Ryo Kawasaki did Backyard Global the old fashioned way, without the internet. The sole son of a busy and older Japanese diplomat and multi-lingual mother of colonial imperial origins, the world was at his doorstep from birth. Encouraged by his mother, Kawasaki knew how to read sheet music prior to starting school. His later contributions to the world are almost surely the result of his wide array of interests from astronomy, tinkering with electronics, and American jazz.
Through adulthood, he had his finger in many different pies. He began performing live music in high school, studied quantum physics at university, and learned sound engineering from manufacturing giant, Yamaha. Soon after college, he moved to New York City and began a whirlwind career during the height of 70s new jazz. Kawasaki performed with legends such as B. B. King, George Benson, Carols Santana, and more. As one of the first Japanese nationals signed to an American label, he released his first album, Juice, in 1976.
As he was touring, he leaned on his interest in electronics and invented his own guitar synthesizer. This led Japanese audio equipment company, Fostex, to ask him to use their multi-track recorder and mastering system to create the world’s first all-digital album Ryo. He used only the system and a single nylon-string guitar for the whole album. Techniques used for this hard-to-find album are demonstrated in his song Hawaiian Caravan. Soon after, he took a hiatus from music to teach himself programming to create a synthesizer for the new home computer system, Commodore 64. It wouldn’t be unfair to say he was pivotal in creating early versions of Apple GarageBand or FL Studio.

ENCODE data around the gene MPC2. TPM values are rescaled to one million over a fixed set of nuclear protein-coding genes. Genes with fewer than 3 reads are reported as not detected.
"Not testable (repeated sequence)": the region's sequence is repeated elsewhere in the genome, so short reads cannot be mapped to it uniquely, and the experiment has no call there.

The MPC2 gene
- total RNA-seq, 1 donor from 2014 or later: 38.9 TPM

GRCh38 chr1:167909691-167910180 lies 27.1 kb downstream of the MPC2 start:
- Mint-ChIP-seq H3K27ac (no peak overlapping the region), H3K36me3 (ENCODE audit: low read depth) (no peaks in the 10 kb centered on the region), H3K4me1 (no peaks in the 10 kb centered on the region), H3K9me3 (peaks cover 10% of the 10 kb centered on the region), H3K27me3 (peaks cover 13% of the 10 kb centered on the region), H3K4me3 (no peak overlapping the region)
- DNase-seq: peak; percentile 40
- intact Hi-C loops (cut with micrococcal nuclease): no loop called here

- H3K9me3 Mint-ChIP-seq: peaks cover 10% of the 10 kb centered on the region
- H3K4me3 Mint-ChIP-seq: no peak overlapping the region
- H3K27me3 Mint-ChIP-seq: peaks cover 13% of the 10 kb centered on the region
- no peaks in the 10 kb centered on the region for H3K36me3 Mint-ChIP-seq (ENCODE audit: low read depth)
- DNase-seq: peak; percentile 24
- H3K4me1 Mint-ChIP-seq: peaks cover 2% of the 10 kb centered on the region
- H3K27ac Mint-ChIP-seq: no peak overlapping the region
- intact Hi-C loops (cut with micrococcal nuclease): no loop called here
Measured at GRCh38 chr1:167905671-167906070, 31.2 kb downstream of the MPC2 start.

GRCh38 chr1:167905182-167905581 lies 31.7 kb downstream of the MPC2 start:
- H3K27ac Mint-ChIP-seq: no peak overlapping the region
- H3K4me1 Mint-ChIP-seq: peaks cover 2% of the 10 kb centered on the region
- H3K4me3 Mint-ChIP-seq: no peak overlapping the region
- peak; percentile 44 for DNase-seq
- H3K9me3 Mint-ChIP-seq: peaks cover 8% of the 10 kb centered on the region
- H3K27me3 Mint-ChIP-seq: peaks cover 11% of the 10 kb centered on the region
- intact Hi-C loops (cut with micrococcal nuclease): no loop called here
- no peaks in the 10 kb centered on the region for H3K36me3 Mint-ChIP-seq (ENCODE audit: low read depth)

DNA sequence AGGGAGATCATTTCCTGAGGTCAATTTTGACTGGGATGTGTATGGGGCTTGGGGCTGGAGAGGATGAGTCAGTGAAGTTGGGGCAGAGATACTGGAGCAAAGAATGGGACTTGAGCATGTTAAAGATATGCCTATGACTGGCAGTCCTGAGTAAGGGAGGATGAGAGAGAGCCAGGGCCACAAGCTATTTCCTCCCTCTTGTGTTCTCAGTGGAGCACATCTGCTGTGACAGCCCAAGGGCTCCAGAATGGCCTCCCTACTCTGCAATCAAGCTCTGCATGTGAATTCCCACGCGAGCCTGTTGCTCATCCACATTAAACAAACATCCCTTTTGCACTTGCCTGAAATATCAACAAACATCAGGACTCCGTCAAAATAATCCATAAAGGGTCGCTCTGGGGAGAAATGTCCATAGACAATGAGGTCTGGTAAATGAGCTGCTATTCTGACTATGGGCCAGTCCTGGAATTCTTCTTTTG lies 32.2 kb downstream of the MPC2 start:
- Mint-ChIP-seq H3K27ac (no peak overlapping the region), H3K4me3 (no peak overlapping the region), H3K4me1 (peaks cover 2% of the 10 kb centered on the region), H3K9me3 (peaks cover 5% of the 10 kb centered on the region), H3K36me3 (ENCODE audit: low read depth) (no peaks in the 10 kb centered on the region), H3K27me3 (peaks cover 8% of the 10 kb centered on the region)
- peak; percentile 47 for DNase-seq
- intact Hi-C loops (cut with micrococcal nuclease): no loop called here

Kawasaki would continue to learn new styles such as Indian Raga, create albums from a variety of genres, and tour for decades. He passed suddenly and unexpectedly in 2020 while in Estonia. No doubt, he had more to offer the world with his innovative and exploratory spirit.
I don’t really have a method of discovery planned out for Backyard Global and usually just stumble upon more things than I could ever write about. In this case, it stumbled upon me, or rather the algorithm forced Juice into my rotation. This is a good case study for the system knowing more about what I want than I do as Juice is a totally pleasurable, albeit somewhat generic, stream of early jazz fusion. If you’ve listened to a single second of Herbie Hancock, you’ll know what to expect.
As I dug a little deeper into his discography, admittedly mostly because his fascinating biography, I found some of the more experimental works. Hawaiian Caravan above is still tame compared to the opening track of his second album, Ring Toss where Kawasaki’s expanding interest in Indian music is really on display.
Overall, his work is enjoyable and with so many influences, there’s a piece for almost any occasion. If nothing else, throw him in your rotation to teach the algorithm to send you some curveballs of your own.